Sunday, June 29, 2014

Remembering John Mantley, Part II

John Mantley played the lead on “Buckingham Theatre,” which was the most prestigious program on Canadian radio’s coast-to-coast network. “It was necessary to do half a dozen shows a week to earn a halfway decent living,” he said. “Therefore, we learned to do old voices and young voices and all kinds of accents that would come in handy later on.” Mantley won several provincial and national awards for acting and directing with the New Play Society, Canada’s equivalent of the American ANTA.

Returning to California, he performed as an actor at the LaJolla Playhouse.  “After that I went to New York City, where I starved.  But eventually, I got to play three leads in several shows that were produced by Harvey Marlow, and I got to be friends with him.” Manley assumed Marlow’s job as producer of the television station WOR, when his friend was named general manager. Among three half-hour shows, he produced “Mr. & Mrs. Mystery,” written by John Gay, who later won an Oscar for “Separate Tables.”  Mantley then wrote the half-hour series scripts and played Mr. Mystery, while his wife played Mrs. Mystery. For the original script and their combined performances, they received a grand total of fifty dollars in cash so they could collect unemployment insurance "in order to stay alive.”

The Canadian actor also produced the first foreign language television show in this country, starring an all-Italian cast, and had to change his name for the show to Giovanni Mantelli. It was during his years at WOR that he began to write for television, “because we didn’t have a budget, and I was doing all the things I had to do for a weekly salary of $103, barely enough to live in New York. We had no professional writers. We got our scripts from university students, and anybody who had an idea, and I had to fix them to make them work.”

Mantley spent four years in Rome, where he produced and directed a series of thirty-nine, half-hour  dramatic anthologies for American television, a pioneering effort which played in some two hundred markets and earned investors a good return on their money. “I learned a tremendous amount in shooting the shows in Italy because when we got there, the Italians had never shot live sound. They had no way to do special effects, or even fades and dissolves. All they could do was print film. So it was a great learning experience.”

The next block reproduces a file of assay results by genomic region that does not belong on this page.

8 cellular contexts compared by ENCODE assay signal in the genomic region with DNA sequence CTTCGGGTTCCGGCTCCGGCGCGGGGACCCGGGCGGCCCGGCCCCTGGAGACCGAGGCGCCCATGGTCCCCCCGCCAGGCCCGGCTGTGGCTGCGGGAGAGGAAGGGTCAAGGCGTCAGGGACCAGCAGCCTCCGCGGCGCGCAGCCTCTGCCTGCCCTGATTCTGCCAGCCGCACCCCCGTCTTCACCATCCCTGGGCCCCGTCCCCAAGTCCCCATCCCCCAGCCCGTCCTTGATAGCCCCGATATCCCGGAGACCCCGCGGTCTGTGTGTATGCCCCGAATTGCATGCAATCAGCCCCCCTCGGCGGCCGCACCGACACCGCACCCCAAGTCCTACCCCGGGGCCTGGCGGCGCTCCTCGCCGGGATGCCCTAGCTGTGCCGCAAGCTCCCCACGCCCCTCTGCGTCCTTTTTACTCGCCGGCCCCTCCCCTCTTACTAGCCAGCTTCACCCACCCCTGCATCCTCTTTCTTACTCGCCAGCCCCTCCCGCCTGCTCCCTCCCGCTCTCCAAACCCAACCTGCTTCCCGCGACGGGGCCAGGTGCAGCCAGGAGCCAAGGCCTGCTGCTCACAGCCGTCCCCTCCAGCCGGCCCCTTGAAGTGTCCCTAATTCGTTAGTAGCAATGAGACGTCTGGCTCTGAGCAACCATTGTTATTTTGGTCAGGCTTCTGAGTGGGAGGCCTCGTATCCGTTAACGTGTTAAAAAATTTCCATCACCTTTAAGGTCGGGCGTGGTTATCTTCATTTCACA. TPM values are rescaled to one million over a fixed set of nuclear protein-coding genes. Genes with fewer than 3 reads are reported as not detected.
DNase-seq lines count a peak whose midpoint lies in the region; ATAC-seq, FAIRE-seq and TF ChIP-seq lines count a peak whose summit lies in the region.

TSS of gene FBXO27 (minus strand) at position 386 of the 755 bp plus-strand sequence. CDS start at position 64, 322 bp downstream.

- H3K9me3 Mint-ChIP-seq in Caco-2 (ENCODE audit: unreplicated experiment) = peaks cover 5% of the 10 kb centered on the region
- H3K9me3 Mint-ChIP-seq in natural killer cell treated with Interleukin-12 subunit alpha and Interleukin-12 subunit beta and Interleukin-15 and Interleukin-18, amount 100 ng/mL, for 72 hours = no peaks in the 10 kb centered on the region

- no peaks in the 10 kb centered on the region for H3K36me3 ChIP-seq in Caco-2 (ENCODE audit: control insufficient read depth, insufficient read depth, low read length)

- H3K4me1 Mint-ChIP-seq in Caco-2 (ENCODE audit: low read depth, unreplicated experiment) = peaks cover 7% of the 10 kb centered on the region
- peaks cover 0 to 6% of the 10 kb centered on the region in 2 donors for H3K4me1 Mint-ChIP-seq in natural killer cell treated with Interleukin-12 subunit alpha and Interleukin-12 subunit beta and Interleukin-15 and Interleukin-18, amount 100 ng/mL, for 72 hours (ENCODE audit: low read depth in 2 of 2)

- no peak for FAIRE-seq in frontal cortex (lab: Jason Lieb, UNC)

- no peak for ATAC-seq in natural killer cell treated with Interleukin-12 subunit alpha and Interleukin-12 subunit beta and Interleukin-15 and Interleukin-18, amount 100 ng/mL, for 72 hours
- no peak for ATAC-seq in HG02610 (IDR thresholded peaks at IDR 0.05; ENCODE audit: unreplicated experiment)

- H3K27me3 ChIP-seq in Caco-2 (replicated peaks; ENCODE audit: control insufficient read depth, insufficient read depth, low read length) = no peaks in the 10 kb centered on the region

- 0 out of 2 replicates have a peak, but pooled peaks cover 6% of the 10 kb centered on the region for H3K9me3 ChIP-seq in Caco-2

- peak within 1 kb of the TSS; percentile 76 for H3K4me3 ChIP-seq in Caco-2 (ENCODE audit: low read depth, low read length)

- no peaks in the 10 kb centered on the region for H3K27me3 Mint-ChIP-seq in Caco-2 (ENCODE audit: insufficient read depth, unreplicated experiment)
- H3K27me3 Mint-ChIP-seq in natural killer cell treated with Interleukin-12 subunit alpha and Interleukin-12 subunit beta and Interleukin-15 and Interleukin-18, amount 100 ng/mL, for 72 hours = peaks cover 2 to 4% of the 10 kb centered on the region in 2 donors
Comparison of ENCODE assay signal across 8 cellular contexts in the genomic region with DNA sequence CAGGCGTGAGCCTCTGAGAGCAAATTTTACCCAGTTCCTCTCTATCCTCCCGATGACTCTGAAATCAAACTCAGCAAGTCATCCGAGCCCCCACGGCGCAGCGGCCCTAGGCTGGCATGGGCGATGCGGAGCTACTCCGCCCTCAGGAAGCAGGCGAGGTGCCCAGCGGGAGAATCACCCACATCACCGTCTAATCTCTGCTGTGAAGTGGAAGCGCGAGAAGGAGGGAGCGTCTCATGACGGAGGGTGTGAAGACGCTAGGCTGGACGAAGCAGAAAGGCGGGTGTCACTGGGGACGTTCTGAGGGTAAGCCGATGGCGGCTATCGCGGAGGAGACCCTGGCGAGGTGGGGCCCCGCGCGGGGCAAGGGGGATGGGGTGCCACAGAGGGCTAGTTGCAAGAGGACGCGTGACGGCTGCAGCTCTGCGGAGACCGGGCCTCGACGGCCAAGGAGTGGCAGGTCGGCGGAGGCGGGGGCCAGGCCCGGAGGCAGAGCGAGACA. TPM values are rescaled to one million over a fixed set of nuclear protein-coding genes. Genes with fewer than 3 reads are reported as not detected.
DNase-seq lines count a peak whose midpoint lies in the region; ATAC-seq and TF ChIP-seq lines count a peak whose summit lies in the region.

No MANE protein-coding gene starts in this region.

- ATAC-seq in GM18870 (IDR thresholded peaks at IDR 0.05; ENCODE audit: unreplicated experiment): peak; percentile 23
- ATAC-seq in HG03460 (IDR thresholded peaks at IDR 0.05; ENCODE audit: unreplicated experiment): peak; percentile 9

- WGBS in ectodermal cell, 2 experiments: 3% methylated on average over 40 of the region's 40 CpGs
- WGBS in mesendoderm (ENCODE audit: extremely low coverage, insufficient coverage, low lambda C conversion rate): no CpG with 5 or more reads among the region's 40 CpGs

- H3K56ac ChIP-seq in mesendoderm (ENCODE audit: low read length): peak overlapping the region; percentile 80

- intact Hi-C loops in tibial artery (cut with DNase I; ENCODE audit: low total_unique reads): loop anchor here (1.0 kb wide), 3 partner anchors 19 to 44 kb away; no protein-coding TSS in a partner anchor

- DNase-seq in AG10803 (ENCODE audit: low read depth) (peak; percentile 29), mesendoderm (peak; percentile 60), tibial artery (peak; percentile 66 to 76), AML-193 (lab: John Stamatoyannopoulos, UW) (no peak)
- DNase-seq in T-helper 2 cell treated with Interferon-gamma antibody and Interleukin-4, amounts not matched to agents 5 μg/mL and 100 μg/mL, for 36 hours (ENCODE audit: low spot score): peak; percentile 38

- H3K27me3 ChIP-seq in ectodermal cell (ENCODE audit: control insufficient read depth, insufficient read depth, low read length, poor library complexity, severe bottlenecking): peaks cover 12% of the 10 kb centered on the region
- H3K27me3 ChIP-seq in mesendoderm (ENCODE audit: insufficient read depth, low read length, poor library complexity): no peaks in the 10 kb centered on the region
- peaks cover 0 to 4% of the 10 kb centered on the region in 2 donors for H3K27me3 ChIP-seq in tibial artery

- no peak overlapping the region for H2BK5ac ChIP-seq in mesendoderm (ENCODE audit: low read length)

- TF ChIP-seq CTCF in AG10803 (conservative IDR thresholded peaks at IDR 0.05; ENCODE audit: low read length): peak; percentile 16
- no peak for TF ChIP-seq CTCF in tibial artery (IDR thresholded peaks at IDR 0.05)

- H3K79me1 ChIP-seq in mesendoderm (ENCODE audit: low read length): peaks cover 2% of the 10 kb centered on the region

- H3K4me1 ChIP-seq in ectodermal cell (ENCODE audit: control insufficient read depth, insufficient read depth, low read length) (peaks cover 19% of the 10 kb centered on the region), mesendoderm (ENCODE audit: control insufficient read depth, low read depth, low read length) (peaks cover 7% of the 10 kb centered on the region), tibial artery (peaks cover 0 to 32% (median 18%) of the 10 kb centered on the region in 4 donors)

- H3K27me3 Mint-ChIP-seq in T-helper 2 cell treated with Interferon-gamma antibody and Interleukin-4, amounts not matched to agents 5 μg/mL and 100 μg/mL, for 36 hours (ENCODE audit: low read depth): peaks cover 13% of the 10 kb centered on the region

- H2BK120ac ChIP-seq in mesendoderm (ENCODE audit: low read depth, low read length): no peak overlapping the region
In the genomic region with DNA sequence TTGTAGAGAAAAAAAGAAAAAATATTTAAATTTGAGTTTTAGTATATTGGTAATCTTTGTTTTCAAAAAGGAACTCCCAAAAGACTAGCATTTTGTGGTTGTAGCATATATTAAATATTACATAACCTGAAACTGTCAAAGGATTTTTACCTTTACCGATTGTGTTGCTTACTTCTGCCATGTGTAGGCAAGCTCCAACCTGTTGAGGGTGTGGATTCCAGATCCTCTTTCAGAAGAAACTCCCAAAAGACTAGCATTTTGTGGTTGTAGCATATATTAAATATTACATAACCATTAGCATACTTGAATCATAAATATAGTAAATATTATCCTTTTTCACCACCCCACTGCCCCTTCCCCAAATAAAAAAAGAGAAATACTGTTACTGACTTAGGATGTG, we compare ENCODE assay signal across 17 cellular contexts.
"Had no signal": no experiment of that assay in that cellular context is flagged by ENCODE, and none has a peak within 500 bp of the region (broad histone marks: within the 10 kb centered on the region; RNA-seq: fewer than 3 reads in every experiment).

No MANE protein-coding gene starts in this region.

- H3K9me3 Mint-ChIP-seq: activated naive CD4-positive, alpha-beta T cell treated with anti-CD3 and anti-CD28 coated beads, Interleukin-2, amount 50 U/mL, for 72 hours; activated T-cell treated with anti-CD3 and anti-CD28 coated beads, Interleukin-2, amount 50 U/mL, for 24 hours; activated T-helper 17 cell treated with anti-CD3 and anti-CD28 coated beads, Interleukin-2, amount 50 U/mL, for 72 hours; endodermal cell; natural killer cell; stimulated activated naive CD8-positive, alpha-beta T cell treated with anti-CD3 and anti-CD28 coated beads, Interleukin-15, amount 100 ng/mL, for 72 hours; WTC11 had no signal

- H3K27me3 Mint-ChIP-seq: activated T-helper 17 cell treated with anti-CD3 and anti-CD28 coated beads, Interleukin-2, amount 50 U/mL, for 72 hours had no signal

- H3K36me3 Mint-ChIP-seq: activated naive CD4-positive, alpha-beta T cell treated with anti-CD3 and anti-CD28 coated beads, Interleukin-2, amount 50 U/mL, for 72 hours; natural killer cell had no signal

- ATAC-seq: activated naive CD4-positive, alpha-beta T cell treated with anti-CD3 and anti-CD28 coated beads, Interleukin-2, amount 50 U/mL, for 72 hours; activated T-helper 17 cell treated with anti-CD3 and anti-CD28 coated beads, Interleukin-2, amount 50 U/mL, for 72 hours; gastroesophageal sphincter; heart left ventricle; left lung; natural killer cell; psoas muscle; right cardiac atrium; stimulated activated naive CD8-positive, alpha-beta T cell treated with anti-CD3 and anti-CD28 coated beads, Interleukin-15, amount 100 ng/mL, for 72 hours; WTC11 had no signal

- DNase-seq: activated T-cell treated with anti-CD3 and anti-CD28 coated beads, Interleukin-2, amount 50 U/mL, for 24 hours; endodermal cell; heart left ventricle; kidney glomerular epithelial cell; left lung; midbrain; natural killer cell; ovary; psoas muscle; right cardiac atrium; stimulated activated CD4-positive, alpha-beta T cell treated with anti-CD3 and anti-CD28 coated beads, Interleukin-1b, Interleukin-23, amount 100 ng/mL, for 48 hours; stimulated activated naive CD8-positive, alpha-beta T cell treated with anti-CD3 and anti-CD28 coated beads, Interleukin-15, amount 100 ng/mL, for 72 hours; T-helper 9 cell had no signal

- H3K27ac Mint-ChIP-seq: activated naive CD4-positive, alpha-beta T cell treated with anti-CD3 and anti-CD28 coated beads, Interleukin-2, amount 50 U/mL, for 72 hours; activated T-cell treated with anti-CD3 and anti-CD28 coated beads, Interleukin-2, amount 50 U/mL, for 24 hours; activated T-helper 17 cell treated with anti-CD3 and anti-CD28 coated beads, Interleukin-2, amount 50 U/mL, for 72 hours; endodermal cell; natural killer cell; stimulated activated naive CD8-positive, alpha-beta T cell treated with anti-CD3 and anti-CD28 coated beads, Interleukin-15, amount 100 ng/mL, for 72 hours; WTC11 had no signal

The Mantley’s first child was born in Italy, “and we survived there because part of the time my wife did the voices—post synchronization of the voices of Gina Lollobrigida and Sophia Loren and many others.” Mantley said he translated Italian films into English by the lip syncing process because American audiences would not accept subtitles.  “And because at that time the American motion picture industry would not sell their films to television because they were trying to destroy the media.”

Mantley borrowed the fare from his cousin Mary Pickford to return to this country, where he found that the entertainment industry had a short memory; no one remembered him or his work. It was then he began to write full time, turning out a number of short stories and articles. His first novel, The 27th Day, became a Book of the Month Club selection here and in England, as well as adapted to film for Columbia Pictures. “The book was somewhat of a minor classic in the science fiction field, I have to believe, because I just bought a first edition which cost me fifty-five dollars.” He subsequently wrote The Snow Birch, at the urging of his cousin, which was produced as the motion picture, “Woman Obsessed” by Twentieth Century Fox, starring Susan Hayward. Mantley recalls that “those books kept my nose above water financially until I began to write for television.”

His first freelance television script was for Desilu Westinghouse Theatre, for which he wrote five. He also wrote for “Harrigan and Sons,” “The Untouchables,” “Outer Limits,” “Kraft Theatre,” “Rawhide,” and nearly a hundred other shows. He freelanced scripts for “Gunsmoke” before he became executive story consultant, and held the same position with “Great Adventure.”

He produced “Gunsmoke,” the longest running dramatic show in television history, for the next ten years. The series had previously been produced on radio before it made the transition to television, and ran five more years.

(The conclusion of this interview will appear next weekend. John Mantley talks about what it was like to work with James Arness and much more.)

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